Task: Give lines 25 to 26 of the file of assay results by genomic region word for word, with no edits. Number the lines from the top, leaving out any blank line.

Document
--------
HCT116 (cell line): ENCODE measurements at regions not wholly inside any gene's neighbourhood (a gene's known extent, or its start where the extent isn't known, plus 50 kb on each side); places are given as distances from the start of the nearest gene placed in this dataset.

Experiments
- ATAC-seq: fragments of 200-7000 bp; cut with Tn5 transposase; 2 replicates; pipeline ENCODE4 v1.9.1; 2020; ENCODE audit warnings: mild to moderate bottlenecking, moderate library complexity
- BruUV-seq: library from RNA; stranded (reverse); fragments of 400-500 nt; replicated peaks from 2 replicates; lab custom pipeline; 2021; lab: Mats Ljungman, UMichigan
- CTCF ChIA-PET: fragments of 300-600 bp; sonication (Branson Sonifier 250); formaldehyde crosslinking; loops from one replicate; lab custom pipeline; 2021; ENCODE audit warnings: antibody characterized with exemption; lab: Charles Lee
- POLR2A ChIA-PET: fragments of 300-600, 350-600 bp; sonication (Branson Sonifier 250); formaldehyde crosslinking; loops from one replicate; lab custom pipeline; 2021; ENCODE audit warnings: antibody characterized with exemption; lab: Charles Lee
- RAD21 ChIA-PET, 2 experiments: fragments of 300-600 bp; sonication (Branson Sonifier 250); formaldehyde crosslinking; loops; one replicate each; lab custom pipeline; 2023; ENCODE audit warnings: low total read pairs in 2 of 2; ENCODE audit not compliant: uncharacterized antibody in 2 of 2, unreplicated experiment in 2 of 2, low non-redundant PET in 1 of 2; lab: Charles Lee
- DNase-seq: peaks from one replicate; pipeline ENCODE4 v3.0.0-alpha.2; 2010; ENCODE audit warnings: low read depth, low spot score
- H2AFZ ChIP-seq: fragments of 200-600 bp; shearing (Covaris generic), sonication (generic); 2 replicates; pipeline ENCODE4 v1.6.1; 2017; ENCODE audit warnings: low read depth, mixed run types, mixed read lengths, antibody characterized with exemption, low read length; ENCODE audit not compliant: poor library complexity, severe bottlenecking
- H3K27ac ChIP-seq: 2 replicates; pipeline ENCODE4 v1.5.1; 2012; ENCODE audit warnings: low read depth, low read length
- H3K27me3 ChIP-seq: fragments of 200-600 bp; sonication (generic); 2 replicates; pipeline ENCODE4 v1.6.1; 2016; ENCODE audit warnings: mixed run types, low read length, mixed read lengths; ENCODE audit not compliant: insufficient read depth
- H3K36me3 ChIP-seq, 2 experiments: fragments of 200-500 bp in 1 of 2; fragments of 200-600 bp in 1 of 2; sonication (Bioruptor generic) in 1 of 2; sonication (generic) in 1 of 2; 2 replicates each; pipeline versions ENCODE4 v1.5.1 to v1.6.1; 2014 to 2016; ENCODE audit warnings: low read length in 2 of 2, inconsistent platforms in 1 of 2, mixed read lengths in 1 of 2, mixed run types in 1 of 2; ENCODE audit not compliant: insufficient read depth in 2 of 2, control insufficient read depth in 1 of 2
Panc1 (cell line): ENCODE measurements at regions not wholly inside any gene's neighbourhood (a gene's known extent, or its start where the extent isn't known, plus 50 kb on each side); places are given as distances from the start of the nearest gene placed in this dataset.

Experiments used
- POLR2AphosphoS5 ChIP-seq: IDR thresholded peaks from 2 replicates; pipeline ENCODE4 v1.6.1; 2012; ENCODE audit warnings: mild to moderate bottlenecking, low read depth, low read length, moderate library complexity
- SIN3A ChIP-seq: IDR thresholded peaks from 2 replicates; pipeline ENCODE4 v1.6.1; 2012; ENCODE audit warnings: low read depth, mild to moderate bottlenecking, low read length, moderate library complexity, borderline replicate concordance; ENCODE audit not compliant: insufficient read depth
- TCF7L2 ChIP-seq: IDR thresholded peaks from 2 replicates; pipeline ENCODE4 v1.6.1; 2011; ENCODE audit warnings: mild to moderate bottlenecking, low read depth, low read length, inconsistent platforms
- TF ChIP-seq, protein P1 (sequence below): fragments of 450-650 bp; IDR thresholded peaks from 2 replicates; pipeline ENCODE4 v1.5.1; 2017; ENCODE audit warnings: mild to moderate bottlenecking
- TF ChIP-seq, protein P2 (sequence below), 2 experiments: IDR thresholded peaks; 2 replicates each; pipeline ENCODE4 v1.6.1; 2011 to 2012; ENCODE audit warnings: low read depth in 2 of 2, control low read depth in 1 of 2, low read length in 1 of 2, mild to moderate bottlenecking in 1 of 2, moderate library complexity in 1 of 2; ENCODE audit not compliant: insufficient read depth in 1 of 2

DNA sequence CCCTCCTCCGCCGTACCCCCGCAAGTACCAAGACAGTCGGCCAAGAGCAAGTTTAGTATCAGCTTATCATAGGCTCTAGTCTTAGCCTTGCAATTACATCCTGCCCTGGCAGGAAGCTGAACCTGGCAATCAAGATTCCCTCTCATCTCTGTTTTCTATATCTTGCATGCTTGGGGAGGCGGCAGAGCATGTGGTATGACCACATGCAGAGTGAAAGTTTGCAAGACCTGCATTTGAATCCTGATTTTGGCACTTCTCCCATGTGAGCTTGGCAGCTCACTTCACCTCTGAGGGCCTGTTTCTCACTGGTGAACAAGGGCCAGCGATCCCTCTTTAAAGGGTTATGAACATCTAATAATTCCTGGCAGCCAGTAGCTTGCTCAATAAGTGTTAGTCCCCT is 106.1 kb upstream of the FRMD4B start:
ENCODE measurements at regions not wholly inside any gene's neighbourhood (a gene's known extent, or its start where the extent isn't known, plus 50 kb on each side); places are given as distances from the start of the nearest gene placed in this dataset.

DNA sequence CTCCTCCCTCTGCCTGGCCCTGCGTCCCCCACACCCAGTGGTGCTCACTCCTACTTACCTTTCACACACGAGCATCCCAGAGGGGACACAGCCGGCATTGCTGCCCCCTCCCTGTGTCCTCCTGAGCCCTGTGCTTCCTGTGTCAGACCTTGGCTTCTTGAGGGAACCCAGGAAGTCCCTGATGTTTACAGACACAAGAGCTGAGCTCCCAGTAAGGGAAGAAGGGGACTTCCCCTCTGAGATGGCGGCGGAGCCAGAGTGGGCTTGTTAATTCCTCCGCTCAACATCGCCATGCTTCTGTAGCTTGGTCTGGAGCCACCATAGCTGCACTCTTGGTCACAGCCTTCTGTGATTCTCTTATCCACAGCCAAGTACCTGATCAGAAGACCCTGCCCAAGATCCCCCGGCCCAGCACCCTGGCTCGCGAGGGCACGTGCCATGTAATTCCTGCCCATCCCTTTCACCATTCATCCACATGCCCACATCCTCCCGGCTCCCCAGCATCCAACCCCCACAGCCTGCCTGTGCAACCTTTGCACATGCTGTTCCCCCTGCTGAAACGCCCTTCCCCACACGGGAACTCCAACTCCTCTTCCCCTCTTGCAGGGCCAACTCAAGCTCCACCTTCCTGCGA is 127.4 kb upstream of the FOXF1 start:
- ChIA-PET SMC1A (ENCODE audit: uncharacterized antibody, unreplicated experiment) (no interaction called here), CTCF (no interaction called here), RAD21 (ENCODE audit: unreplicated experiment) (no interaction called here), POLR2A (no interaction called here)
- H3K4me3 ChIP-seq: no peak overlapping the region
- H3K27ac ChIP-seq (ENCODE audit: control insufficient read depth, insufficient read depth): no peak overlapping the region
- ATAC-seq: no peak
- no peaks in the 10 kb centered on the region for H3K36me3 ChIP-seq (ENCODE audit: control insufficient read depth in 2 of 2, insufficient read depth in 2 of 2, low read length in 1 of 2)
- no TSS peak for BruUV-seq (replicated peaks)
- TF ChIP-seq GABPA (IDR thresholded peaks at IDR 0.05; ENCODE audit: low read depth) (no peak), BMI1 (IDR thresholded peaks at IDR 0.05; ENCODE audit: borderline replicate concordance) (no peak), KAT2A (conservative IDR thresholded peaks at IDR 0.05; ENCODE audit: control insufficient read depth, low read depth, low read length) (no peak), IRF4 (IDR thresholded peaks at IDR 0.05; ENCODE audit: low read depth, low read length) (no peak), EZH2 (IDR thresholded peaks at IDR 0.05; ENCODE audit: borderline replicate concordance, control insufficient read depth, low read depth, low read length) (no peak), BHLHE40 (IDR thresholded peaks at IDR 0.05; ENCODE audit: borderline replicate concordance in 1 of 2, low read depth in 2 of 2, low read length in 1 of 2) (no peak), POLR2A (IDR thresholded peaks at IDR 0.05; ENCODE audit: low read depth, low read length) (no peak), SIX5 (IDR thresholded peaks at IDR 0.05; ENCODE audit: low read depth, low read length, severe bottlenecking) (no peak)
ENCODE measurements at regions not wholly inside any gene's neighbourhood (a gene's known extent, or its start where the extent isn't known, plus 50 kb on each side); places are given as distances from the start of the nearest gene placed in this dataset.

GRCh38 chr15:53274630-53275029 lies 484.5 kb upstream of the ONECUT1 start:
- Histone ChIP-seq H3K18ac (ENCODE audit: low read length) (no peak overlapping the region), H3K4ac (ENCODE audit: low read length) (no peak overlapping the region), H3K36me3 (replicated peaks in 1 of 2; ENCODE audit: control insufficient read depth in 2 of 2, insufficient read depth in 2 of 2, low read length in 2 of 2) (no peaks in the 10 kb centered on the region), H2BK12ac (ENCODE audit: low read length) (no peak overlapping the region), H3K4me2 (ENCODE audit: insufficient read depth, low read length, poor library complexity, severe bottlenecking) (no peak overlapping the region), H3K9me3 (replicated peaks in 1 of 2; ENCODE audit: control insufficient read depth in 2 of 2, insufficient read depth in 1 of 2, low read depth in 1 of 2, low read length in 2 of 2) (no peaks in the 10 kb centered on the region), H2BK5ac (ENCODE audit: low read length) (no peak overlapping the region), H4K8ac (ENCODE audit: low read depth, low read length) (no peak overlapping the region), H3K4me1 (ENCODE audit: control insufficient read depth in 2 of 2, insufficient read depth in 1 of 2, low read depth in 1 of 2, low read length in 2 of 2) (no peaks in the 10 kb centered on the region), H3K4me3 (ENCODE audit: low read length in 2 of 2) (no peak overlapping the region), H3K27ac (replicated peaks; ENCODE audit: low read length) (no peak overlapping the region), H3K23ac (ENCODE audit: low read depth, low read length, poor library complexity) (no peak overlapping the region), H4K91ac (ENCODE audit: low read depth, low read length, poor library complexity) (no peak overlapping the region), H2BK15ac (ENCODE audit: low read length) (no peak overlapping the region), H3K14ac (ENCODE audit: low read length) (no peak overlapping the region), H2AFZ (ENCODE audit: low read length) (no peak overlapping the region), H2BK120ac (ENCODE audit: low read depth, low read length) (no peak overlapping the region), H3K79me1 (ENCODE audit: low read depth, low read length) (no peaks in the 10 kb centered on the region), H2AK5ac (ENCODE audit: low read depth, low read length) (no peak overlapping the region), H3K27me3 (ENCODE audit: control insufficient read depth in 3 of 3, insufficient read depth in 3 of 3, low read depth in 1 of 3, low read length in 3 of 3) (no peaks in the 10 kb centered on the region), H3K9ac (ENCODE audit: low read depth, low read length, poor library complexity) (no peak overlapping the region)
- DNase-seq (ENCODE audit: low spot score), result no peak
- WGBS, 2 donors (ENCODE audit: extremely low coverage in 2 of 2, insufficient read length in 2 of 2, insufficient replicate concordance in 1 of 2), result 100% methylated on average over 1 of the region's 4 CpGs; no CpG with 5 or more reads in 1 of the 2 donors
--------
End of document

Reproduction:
- H3K27ac ChIP-seq (ENCODE audit: control insufficient read depth, insufficient read depth): no peak overlapping the region
- ATAC-seq: no peak